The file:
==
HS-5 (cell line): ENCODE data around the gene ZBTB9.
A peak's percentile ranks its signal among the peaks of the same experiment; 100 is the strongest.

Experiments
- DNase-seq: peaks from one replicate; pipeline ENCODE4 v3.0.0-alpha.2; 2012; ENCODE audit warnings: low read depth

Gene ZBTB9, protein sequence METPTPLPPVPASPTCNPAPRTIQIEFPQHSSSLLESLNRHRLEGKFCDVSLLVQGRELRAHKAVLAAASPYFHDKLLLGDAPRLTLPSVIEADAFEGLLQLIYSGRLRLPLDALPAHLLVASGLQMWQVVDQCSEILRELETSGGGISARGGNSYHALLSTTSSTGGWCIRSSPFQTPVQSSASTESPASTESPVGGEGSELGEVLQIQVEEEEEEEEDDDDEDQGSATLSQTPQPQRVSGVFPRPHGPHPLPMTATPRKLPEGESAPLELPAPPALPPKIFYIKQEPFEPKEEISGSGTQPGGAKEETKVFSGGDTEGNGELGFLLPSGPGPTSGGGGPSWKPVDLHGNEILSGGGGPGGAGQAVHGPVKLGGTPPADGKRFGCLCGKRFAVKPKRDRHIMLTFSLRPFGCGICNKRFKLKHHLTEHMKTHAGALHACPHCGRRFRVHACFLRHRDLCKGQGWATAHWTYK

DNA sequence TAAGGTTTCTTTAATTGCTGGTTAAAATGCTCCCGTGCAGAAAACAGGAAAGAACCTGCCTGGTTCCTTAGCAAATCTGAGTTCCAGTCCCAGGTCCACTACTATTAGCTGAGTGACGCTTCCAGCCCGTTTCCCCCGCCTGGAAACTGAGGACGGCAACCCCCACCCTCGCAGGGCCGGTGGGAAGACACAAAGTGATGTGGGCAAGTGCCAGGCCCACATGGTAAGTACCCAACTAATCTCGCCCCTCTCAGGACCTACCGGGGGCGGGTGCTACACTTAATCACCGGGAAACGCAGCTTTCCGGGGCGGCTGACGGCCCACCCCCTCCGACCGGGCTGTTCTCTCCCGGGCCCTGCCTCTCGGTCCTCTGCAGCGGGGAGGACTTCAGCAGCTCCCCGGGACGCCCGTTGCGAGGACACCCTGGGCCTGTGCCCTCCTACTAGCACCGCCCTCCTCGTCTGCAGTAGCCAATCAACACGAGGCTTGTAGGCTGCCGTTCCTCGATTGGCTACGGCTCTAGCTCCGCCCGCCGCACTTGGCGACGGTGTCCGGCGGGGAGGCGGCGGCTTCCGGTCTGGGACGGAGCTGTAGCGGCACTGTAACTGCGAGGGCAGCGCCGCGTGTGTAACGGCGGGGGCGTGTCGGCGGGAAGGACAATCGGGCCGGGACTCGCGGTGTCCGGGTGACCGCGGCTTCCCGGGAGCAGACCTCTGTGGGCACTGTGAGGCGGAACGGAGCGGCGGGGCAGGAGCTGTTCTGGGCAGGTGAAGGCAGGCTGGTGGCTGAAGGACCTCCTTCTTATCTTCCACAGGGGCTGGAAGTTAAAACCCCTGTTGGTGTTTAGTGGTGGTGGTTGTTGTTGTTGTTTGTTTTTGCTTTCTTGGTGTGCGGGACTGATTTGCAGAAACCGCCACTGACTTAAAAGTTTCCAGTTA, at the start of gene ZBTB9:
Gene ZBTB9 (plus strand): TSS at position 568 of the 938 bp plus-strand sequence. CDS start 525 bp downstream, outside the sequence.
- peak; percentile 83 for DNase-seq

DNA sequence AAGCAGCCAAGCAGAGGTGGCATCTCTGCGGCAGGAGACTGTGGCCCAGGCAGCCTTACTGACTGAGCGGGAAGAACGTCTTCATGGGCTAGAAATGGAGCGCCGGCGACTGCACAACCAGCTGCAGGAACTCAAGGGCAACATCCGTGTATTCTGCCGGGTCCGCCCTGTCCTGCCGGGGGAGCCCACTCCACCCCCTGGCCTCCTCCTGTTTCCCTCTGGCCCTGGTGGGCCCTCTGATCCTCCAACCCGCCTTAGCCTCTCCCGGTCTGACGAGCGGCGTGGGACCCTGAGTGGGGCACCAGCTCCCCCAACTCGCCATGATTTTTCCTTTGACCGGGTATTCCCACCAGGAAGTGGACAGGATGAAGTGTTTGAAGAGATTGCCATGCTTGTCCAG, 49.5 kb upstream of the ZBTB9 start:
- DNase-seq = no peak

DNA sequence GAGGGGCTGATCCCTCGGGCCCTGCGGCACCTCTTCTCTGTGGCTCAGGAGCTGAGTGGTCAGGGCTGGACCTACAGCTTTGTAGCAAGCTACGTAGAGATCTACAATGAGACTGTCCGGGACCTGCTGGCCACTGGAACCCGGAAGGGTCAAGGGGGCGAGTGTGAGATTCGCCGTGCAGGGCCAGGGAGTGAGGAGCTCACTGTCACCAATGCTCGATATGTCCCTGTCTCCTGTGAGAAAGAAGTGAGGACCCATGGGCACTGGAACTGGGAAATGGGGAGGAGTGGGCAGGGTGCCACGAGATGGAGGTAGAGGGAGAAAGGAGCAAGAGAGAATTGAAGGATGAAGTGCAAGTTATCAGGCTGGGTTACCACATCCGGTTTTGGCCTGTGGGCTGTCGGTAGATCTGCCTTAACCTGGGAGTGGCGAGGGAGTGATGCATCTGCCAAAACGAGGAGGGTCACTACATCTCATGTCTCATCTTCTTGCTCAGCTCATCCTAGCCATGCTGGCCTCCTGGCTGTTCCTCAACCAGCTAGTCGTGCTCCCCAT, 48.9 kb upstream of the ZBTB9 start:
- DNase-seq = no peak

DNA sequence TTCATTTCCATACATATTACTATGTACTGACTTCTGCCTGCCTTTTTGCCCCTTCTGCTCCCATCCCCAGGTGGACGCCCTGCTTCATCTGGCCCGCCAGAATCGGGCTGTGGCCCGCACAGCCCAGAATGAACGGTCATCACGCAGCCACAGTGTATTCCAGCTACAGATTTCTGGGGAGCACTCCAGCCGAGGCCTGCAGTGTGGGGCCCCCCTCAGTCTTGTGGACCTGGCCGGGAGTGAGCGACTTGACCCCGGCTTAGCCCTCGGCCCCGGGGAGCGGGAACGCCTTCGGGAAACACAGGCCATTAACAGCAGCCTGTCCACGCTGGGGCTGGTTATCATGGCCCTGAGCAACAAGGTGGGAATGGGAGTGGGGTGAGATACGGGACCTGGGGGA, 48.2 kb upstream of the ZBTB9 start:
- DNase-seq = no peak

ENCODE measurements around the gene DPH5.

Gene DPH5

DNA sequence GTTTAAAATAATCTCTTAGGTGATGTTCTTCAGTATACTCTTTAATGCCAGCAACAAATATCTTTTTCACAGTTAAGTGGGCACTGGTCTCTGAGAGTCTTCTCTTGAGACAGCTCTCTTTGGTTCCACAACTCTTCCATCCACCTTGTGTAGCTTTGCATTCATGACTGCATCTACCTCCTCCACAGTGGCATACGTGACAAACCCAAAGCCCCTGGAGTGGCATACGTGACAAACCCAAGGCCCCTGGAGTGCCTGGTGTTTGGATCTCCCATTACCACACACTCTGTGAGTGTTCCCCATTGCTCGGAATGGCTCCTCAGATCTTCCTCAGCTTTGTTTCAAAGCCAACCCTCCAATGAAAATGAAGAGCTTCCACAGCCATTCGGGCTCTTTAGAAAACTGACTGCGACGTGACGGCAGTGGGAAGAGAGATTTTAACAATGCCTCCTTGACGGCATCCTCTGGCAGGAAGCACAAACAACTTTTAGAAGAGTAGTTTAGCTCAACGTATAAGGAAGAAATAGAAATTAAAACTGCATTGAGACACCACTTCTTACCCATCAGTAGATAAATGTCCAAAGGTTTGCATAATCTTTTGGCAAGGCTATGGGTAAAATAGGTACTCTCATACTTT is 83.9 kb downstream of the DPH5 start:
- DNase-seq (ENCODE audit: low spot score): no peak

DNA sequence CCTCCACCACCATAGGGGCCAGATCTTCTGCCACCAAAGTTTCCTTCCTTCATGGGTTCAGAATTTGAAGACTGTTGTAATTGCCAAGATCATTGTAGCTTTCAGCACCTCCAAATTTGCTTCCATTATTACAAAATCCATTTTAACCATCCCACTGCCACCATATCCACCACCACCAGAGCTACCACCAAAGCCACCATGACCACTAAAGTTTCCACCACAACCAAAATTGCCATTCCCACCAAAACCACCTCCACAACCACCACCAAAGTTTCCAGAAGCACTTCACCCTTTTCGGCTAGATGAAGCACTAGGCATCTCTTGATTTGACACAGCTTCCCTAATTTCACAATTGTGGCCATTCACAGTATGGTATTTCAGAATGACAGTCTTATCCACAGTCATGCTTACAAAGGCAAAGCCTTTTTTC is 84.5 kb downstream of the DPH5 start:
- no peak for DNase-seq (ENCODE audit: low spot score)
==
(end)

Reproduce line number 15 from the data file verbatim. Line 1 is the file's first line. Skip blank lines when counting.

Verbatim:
ENCODE measurements around the gene DPH5.